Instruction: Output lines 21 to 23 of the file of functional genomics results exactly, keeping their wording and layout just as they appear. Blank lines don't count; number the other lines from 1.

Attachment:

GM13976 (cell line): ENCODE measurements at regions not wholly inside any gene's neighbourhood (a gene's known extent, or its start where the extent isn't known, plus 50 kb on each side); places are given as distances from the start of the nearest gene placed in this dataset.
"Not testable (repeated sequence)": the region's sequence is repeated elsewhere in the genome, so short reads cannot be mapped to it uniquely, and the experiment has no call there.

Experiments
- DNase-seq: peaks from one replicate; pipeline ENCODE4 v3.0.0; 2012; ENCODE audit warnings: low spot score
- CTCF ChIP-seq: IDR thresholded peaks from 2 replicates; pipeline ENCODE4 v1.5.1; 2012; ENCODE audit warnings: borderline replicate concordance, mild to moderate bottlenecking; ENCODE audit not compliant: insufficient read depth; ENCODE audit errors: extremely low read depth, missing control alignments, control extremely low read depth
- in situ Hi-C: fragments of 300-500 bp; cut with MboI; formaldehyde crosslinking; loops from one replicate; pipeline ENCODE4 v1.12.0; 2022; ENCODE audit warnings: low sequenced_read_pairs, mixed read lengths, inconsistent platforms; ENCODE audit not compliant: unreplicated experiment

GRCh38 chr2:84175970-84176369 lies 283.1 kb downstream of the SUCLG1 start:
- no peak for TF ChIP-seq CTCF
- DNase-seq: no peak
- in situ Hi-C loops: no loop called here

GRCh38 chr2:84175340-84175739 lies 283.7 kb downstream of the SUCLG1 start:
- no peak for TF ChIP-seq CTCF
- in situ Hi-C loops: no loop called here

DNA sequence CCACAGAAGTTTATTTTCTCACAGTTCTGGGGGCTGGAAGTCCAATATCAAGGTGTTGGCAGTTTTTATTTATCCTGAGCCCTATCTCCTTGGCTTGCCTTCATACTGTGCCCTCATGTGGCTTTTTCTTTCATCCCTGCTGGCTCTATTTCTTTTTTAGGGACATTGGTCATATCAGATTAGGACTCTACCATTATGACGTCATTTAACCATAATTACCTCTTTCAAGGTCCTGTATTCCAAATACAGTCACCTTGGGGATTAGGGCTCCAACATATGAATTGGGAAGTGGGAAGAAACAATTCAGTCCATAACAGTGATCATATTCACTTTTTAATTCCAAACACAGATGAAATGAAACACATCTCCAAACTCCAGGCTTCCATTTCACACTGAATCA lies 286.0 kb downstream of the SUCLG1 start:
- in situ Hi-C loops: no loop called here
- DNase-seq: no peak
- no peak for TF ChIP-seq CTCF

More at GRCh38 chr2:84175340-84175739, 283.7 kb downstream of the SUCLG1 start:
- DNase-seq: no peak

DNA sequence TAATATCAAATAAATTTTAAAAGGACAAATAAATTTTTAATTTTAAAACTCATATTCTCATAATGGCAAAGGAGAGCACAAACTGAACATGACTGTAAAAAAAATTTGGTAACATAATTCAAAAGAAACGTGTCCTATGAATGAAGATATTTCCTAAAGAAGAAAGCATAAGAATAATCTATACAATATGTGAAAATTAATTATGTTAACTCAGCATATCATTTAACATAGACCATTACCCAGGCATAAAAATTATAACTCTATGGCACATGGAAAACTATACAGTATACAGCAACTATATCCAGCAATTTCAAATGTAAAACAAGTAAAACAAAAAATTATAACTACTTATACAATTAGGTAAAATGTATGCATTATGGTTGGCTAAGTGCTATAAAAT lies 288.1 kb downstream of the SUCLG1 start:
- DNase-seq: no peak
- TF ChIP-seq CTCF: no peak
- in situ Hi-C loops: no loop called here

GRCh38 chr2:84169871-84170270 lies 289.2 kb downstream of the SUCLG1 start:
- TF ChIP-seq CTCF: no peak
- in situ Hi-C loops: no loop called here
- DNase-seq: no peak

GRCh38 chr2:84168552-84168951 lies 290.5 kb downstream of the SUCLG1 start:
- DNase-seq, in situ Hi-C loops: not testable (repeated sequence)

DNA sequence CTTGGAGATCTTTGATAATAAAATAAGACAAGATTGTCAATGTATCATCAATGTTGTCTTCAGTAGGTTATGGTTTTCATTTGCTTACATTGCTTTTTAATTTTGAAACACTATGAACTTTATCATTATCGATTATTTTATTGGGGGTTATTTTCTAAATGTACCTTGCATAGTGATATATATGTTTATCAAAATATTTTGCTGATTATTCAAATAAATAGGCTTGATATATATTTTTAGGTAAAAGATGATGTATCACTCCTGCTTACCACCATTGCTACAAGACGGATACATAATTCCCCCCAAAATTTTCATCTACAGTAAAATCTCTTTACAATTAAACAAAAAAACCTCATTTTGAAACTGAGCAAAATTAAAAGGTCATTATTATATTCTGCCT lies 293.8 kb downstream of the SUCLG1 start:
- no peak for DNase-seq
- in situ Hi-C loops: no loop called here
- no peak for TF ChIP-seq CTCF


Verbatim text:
- DNase-seq: no peak
- TF ChIP-seq CTCF: no peak
- in situ Hi-C loops: no loop called here